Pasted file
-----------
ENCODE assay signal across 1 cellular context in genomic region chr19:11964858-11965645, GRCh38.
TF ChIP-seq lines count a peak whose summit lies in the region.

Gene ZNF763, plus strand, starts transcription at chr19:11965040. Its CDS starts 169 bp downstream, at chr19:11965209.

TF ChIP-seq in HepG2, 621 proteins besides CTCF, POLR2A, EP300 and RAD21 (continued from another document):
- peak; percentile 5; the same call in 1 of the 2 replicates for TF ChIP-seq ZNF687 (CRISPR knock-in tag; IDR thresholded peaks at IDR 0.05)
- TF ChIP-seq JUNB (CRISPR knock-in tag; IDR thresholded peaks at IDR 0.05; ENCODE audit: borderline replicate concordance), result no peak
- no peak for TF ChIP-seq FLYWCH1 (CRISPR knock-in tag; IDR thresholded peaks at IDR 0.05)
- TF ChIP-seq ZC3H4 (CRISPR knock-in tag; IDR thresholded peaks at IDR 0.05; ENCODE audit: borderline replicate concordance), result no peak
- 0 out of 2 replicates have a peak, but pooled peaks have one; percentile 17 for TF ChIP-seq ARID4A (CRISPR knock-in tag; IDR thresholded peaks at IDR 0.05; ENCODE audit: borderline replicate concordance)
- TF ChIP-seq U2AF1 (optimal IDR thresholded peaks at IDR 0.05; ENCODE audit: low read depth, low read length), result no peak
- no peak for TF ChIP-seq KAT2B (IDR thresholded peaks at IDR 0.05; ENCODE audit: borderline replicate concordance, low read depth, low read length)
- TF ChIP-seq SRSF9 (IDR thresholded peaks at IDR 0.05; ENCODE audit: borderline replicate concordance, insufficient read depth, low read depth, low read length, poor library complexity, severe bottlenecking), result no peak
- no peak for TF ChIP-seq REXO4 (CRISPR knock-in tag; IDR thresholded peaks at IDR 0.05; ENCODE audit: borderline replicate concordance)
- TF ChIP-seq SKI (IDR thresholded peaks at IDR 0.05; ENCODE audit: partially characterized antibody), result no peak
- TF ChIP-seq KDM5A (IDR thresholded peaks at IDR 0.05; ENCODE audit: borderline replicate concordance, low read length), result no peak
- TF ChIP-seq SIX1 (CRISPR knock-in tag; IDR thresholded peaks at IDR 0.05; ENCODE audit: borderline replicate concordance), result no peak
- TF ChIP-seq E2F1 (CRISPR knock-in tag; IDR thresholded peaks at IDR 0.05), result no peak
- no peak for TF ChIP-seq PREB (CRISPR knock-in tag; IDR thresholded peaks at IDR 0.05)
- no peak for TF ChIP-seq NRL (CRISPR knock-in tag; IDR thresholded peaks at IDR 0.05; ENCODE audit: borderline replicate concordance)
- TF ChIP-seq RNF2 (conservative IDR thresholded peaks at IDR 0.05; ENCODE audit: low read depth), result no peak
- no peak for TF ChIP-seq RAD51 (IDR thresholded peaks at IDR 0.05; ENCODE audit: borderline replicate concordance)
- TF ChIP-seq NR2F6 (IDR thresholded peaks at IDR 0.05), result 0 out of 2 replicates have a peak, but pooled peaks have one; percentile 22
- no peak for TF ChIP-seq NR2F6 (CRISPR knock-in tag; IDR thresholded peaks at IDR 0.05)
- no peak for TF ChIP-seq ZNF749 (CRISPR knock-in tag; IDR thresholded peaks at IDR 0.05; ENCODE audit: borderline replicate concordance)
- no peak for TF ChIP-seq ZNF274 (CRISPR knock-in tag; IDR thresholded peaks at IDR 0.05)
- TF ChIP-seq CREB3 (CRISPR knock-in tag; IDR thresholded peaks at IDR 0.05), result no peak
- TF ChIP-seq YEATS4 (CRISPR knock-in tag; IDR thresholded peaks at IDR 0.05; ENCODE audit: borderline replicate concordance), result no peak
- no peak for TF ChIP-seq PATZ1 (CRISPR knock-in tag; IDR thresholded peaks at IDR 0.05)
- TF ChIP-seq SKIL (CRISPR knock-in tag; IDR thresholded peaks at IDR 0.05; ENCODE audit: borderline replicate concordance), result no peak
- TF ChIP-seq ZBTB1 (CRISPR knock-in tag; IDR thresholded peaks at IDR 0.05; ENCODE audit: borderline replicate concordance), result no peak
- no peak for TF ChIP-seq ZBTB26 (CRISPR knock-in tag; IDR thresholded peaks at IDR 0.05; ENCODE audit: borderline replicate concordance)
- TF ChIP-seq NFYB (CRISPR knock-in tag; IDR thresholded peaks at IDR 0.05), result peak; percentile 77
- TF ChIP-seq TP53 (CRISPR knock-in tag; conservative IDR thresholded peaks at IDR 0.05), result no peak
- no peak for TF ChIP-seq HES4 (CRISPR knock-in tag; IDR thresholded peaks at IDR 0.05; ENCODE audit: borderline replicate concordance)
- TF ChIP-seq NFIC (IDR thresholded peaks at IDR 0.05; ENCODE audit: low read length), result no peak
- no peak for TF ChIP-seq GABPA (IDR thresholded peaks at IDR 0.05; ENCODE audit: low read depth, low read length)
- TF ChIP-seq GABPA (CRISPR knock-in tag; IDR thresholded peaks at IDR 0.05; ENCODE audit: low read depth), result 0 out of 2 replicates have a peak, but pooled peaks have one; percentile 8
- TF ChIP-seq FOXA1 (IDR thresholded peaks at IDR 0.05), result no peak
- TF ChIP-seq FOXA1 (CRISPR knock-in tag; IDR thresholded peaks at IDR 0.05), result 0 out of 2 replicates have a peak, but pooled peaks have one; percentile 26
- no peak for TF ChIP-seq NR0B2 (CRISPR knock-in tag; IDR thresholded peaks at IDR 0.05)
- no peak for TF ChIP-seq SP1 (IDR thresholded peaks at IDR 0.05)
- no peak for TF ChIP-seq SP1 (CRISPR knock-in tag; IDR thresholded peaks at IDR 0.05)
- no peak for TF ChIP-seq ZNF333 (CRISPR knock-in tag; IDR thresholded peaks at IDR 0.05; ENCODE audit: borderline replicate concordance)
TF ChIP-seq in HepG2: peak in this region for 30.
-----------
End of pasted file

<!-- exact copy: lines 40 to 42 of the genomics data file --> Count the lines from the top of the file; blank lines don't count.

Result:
- no peak for TF ChIP-seq NR0B2 (CRISPR knock-in tag; IDR thresholded peaks at IDR 0.05)
- no peak for TF ChIP-seq SP1 (IDR thresholded peaks at IDR 0.05)
- no peak for TF ChIP-seq SP1 (CRISPR knock-in tag; IDR thresholded peaks at IDR 0.05)